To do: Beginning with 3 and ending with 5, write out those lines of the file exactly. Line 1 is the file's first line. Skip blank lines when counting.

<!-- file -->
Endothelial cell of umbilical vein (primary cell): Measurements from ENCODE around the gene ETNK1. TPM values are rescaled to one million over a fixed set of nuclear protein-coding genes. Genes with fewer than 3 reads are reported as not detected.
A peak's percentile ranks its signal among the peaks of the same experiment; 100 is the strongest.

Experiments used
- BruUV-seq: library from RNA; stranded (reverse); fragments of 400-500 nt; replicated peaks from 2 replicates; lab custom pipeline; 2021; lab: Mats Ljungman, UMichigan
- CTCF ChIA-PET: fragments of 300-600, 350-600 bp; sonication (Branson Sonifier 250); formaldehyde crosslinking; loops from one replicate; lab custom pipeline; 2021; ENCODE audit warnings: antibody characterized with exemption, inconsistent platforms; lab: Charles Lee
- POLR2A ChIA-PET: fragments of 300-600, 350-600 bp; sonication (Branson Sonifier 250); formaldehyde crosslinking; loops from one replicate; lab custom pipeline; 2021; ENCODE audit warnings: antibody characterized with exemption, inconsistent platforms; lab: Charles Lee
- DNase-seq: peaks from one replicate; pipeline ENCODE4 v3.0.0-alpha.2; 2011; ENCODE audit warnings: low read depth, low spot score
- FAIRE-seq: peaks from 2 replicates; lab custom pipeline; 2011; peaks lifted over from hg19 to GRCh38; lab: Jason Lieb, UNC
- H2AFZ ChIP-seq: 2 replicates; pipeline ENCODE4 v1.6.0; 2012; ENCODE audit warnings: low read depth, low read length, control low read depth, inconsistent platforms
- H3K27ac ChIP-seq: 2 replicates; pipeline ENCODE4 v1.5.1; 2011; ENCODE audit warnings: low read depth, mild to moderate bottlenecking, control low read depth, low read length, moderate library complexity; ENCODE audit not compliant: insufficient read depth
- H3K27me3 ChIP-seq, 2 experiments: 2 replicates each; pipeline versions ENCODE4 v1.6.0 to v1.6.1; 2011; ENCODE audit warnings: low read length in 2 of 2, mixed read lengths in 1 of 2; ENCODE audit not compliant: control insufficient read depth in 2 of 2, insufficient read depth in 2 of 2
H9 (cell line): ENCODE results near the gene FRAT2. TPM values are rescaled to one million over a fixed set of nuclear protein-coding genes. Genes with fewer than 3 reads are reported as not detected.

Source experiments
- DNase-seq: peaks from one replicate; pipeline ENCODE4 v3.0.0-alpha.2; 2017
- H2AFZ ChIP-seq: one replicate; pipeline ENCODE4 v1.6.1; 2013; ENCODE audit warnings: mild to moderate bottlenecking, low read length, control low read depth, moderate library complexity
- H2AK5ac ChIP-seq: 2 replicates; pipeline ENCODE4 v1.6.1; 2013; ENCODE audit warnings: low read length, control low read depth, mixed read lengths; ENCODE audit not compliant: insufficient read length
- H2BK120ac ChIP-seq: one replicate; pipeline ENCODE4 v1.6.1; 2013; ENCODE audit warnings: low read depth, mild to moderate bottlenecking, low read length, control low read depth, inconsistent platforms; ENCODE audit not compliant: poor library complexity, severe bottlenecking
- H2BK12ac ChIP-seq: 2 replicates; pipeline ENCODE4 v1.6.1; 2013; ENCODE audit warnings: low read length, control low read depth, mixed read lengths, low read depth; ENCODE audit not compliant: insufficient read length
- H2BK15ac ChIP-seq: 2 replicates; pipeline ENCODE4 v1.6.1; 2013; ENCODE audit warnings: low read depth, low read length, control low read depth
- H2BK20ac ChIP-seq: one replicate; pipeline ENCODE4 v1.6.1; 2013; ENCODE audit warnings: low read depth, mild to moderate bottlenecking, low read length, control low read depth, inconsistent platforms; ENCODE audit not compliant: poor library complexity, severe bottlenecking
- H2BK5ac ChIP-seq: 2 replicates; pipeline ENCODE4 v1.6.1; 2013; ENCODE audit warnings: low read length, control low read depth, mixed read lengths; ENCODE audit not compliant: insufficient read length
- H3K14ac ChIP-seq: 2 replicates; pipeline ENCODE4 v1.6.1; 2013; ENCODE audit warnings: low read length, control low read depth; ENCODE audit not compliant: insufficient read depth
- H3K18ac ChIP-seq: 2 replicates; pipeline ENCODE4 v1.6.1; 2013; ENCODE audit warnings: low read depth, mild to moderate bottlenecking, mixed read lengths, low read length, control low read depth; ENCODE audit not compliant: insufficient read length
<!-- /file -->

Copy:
Experiments used
- BruUV-seq: library from RNA; stranded (reverse); fragments of 400-500 nt; replicated peaks from 2 replicates; lab custom pipeline; 2021; lab: Mats Ljungman, UMichigan
- CTCF ChIA-PET: fragments of 300-600, 350-600 bp; sonication (Branson Sonifier 250); formaldehyde crosslinking; loops from one replicate; lab custom pipeline; 2021; ENCODE audit warnings: antibody characterized with exemption, inconsistent platforms; lab: Charles Lee